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Staff Photo by Matt Hamilton / A tattered flag flutters in the wind on Veteran's bridge in Chattanooga on Wednesday, May 18, 2022.

The 30 American flags along the sides of Veterans Bridge in downtown Chattanooga have a relatively short but notable history.

According to the city's website, starting in 2003, an anonymous donor provided the money to keep flags flying, paying for about 70 flags a year. In this way, the flags battered by the elements could be replaced consistently.

After a decade — and 700 donated flags — the donor informed the city the charitable gesture would no longer continue.

Then in 2014, Scott McKenzie asked if he could donate money for a flag in honor of his father, a retired Coast Guard captain. And the Veterans Bridge Flag Initiative was born.

As of Thursday, that initiative appeared to be flagging out. Of 30 flags, at least six are ragged; most are visibly dirty, even to motorists speeding across the bridge. Two of them — at markers E10 and W9 — are ripped and hole-ridden. Another has a broken chain link and could break off at any time.

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Veterans Bridge flag flap a bad look for City Hall

"I had a conversation with the Chattanooga Division of Transportation on Tuesday about getting these replaced, and new flags should be up in the next few business days," Ellis Smith, the city's director of special projects, said by email when asked about the sad state of the flags.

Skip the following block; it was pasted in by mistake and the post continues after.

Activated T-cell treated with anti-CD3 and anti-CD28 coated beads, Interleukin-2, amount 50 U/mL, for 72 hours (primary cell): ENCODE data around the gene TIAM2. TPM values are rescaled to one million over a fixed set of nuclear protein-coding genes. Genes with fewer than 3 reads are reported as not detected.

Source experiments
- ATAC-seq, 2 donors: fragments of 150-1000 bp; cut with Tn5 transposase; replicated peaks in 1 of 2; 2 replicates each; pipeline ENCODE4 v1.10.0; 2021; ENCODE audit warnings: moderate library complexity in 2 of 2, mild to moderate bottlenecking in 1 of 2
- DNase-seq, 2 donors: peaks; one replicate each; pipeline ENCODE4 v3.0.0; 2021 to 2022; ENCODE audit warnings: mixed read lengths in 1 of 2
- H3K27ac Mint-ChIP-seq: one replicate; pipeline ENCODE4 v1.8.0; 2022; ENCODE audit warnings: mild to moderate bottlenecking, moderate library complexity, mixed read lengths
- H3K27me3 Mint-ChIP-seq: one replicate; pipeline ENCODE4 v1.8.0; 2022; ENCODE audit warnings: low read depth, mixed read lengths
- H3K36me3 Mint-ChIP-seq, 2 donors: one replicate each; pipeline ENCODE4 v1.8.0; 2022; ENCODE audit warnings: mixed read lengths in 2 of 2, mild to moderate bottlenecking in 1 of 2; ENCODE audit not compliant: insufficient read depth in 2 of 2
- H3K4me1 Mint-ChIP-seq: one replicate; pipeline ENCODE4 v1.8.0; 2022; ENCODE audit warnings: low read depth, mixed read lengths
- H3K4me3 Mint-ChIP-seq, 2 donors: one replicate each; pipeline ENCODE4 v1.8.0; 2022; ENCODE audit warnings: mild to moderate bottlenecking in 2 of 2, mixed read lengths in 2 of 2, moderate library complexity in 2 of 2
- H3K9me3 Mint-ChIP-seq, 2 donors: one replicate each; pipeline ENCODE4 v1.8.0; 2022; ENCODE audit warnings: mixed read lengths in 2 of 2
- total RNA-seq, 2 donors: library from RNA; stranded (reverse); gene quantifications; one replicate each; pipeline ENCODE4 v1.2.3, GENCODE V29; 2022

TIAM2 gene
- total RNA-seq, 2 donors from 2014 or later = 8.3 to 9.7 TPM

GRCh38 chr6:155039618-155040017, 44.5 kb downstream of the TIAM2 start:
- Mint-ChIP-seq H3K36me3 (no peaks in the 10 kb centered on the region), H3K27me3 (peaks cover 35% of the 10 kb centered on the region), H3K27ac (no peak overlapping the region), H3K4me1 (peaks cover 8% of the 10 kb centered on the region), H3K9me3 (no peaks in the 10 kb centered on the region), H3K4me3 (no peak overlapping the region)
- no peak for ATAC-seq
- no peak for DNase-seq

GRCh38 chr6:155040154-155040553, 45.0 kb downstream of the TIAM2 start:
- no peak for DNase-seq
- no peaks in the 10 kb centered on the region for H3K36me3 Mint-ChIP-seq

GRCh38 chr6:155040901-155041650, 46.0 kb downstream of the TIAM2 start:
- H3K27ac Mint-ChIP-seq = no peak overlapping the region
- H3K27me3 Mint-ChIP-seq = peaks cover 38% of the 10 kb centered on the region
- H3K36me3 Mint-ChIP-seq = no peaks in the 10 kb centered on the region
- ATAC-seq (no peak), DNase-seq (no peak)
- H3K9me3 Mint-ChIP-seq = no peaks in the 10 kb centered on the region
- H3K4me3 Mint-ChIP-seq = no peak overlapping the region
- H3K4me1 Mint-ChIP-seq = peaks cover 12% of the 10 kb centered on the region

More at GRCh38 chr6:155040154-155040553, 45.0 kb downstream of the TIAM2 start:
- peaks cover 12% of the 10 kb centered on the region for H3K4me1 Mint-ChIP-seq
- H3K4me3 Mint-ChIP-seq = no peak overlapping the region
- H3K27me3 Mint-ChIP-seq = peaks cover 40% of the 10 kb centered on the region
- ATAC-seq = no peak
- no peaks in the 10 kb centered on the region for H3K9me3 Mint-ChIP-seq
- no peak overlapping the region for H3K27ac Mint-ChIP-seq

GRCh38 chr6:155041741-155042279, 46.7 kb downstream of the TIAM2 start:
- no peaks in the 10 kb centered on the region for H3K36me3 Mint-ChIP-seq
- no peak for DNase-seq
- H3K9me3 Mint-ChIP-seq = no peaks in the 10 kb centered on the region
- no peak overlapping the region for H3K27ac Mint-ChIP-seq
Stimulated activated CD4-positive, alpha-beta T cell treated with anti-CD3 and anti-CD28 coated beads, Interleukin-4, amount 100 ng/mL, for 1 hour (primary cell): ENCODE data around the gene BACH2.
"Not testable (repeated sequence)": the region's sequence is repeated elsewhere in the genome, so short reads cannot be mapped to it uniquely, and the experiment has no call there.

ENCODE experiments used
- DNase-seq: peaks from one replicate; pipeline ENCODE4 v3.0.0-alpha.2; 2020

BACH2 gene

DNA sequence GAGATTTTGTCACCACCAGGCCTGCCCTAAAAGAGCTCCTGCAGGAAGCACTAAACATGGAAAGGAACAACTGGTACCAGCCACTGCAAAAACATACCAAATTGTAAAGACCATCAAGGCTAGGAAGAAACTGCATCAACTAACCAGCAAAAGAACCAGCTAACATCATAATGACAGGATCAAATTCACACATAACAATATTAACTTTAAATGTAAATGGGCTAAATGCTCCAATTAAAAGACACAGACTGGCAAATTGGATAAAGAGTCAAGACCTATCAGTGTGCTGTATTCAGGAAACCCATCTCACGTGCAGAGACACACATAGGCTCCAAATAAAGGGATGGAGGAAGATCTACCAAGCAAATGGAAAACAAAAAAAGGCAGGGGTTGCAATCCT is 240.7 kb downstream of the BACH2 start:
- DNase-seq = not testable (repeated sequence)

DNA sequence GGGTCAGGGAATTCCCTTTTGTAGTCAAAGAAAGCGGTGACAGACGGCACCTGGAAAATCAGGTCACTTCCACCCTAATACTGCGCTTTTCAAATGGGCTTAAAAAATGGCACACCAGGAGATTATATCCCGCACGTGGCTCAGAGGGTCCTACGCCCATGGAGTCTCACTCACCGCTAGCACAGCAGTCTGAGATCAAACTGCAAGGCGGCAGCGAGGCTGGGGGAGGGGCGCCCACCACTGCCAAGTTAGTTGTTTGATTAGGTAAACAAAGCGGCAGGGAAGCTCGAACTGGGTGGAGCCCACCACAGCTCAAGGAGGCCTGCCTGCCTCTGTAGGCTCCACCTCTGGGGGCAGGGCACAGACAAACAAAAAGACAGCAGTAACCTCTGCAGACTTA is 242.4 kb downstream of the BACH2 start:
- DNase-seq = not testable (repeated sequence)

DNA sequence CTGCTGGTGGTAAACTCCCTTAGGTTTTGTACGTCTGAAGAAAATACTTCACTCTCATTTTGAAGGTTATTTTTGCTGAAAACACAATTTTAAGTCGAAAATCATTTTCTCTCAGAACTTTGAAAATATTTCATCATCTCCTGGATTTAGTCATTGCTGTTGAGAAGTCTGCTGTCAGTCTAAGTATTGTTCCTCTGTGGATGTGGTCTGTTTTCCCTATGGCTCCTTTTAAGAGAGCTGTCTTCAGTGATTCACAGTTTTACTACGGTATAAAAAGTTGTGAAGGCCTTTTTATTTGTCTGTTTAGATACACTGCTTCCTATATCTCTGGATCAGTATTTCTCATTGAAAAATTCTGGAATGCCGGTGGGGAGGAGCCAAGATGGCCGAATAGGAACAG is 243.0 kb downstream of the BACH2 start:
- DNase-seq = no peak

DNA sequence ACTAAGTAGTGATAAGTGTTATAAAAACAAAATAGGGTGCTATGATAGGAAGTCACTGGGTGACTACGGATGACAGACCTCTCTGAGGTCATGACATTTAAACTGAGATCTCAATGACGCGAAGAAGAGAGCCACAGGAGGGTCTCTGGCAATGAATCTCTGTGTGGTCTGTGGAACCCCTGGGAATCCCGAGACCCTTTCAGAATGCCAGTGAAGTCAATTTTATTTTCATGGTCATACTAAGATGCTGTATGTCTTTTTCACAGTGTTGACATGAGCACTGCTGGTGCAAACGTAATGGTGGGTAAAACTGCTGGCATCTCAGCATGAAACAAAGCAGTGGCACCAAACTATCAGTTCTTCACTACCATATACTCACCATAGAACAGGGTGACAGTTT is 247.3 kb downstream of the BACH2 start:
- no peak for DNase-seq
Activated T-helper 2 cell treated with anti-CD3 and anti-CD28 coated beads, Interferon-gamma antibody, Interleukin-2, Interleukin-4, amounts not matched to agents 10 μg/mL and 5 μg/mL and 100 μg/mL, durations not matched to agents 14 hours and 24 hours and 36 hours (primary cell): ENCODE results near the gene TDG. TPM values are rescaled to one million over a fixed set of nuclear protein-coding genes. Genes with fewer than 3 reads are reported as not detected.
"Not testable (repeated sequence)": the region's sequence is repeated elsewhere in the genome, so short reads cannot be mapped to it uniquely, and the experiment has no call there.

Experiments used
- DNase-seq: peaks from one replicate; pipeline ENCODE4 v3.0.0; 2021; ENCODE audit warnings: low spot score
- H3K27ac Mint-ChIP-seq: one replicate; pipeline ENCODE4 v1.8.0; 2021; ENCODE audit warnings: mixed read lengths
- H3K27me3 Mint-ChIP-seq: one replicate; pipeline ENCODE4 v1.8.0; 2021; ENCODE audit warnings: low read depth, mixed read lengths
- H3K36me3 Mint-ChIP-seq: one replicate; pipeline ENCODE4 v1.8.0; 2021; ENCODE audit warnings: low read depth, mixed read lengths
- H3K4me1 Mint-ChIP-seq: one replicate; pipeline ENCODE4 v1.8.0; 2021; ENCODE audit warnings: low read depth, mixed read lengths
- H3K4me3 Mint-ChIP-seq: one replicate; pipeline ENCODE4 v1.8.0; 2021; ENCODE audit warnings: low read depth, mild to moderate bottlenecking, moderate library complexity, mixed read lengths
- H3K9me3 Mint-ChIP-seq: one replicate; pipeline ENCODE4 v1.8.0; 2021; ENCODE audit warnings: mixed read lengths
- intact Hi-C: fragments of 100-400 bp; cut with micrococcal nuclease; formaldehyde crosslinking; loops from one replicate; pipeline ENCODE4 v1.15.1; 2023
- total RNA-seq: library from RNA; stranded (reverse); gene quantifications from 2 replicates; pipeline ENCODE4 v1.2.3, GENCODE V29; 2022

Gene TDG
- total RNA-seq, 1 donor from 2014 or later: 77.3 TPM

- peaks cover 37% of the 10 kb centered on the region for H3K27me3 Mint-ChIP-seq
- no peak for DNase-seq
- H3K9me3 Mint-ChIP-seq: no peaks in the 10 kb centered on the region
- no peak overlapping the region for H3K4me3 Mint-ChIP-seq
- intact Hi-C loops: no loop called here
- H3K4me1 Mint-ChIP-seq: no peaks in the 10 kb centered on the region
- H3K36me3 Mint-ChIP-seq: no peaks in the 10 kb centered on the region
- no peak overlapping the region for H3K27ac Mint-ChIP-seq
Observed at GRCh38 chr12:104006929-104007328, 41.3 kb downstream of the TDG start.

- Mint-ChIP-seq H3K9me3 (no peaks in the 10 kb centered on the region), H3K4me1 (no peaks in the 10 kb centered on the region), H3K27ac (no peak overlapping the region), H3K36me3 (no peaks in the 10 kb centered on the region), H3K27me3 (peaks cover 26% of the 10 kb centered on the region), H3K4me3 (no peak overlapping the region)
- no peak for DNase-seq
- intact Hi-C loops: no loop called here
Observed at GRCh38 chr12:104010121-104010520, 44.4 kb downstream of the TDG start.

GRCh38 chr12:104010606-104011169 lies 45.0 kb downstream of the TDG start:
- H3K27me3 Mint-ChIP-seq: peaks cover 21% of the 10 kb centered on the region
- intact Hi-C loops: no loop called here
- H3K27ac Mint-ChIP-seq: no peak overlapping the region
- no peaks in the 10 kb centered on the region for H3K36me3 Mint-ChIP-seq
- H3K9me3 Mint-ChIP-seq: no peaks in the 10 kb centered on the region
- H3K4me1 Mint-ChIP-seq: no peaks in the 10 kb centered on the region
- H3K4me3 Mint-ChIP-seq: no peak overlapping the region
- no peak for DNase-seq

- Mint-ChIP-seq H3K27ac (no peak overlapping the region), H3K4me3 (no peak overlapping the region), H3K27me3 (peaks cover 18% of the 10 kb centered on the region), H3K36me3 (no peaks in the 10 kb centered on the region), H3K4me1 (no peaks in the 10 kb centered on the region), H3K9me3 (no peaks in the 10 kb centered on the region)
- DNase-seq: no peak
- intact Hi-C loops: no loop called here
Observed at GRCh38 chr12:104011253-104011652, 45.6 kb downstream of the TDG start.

"Flags have been typically replaced as part of a biannual ceremony held on Memorial Day or Flag Day in the first half of the year, and on Veterans Day in the second half of the year. However, high winds and storms can cause premature wear and tear, and so we occasionally need to replace them early, as in this case."

Regardless of the schedule, we shouldn't wait for a ceremony or national day commemorating veterans to replace tattered banners.

"The flag will fly for 6 months or until such time as weather damage requires its replacement, whichever comes first," the Veterans Bridge Flag Initiative's website reads.

Well, in this case, the damage came well before.

More embarrassingly, a later addition to the initiative website said the five poles in the center of the west side of the bridge "will fly flags permanently in memory of the five servicemen who perished in the July 2015 tragedy."

With 15 on each side, it would make sense for the five middle poles to be represented by W6 through W10; W9 is among the most tattered of them all.

Hey, maybe the ceremonies were derailed by COVID-19; everything else has been.

"I understand that the Berke administration made the decision not to hold the ceremonies during the early stages of the pandemic, due to not wanting to expose our veterans to any heightened risk," Smith said, referring to former Mayor Andy Berke.

Fine. Understandable. Then get a dude in a bucket truck — masked-up, of course — and tend to the flags.

And Mayor Tim Kelly did have ceremonies on Flag Day and Veterans Day in 2021, according to Smith, so it's not like these flags are 3 years old. They just haven't been a priority.

The new mayor and his administration have had a bunch on their plate, but hey, with thousands of folks expected to be in the Scenic City for the Ironman 70.3 race this weekend, you'd think we would put our best face forward — and glorious new American flags on the Veterans Bridge should be included.

So here's hoping the city's transportation department will hustle up.

Moving forward, how about we give proper respect to the symbol of our country and honor those who serve, who have served and who gave the ultimate sacrifice to America?

Contact Jay Greeson at jgreeson@timesfreepress.com or 423-757-6273. Follow him on Twitter @jgreesontfp.

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Jay Greeson
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